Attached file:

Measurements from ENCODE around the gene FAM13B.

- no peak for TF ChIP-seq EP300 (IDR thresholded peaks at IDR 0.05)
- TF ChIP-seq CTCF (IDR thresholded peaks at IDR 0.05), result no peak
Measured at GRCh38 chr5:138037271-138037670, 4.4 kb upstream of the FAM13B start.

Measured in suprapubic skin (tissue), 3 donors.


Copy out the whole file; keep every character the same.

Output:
Measurements from ENCODE around the gene FAM13B.

- no peak for TF ChIP-seq EP300 (IDR thresholded peaks at IDR 0.05)
- TF ChIP-seq CTCF (IDR thresholded peaks at IDR 0.05), result no peak
Measured at GRCh38 chr5:138037271-138037670, 4.4 kb upstream of the FAM13B start.

Measured in suprapubic skin (tissue), 3 donors.